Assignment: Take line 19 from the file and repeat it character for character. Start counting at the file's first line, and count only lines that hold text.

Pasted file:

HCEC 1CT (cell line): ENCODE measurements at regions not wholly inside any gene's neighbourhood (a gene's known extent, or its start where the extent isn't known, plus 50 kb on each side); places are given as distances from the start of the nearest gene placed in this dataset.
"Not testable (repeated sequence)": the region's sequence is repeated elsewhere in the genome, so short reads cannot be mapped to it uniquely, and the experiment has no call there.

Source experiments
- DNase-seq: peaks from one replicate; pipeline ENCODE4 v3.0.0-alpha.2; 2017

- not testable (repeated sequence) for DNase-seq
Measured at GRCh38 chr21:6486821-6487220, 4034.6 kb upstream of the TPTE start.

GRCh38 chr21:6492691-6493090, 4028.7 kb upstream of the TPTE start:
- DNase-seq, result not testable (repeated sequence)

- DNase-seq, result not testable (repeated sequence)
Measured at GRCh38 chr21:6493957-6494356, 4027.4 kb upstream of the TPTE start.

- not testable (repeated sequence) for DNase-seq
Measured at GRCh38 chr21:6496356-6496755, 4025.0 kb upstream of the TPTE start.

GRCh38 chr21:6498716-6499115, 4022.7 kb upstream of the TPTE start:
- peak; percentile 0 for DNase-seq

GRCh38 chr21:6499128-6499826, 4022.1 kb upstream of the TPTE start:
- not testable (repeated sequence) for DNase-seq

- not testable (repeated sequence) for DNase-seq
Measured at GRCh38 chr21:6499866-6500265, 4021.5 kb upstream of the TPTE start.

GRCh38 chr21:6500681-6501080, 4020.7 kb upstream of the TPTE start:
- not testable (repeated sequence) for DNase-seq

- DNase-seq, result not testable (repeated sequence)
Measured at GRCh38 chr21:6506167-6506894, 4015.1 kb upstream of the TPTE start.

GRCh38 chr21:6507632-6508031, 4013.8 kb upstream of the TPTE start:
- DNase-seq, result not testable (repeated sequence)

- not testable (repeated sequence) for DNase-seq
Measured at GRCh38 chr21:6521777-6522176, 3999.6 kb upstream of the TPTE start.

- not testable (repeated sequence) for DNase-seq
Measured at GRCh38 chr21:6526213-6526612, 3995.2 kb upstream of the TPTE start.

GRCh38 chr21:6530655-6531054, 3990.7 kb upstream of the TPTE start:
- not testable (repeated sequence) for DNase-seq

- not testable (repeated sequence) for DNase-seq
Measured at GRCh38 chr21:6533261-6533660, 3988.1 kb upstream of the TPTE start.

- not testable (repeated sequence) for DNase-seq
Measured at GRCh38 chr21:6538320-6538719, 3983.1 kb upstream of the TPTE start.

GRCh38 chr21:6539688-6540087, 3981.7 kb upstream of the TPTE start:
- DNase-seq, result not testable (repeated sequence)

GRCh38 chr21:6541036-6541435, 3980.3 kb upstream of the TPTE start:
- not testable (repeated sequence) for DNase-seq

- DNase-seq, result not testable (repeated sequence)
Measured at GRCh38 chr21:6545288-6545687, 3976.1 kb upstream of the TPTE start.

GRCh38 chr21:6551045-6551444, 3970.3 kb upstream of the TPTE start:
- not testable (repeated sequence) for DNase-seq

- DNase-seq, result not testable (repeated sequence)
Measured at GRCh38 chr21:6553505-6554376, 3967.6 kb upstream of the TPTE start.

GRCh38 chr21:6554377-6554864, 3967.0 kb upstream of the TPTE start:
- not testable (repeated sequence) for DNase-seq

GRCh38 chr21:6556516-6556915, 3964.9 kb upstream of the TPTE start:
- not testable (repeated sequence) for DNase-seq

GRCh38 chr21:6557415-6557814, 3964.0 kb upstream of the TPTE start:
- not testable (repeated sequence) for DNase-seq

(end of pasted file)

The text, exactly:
GRCh38 chr21:6500681-6501080, 4020.7 kb upstream of the TPTE start: